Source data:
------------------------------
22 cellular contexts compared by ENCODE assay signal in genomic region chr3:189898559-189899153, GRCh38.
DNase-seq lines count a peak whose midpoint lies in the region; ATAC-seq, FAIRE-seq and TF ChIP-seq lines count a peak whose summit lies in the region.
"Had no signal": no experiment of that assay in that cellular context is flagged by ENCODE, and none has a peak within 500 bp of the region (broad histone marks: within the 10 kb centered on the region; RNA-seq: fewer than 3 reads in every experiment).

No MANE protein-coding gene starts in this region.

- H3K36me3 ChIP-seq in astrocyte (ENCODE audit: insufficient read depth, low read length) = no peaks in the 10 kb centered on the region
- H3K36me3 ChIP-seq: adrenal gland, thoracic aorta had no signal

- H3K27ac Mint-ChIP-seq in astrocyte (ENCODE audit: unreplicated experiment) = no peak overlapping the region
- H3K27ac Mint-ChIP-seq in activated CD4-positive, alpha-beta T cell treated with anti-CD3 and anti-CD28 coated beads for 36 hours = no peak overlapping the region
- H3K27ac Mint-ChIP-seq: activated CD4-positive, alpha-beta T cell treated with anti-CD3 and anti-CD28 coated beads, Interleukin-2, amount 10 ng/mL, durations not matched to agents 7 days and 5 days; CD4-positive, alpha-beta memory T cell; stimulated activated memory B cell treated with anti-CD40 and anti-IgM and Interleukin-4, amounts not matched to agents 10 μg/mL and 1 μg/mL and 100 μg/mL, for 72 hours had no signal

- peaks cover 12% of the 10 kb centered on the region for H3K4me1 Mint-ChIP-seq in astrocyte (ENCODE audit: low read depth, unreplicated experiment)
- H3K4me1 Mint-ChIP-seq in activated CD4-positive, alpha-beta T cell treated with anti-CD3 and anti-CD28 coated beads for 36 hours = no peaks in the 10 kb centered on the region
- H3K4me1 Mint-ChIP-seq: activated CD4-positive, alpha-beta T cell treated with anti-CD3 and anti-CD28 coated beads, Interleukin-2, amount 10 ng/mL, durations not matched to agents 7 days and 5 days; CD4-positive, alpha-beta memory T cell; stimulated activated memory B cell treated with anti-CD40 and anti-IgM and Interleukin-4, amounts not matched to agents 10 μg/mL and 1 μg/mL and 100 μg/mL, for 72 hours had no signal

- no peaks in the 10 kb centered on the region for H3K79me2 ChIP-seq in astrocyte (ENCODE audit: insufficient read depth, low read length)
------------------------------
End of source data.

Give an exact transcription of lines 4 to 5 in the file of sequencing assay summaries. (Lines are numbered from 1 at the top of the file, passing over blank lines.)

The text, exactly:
No MANE protein-coding gene starts in this region.

- H3K36me3 ChIP-seq in astrocyte (ENCODE audit: insufficient read depth, low read length) = no peaks in the 10 kb centered on the region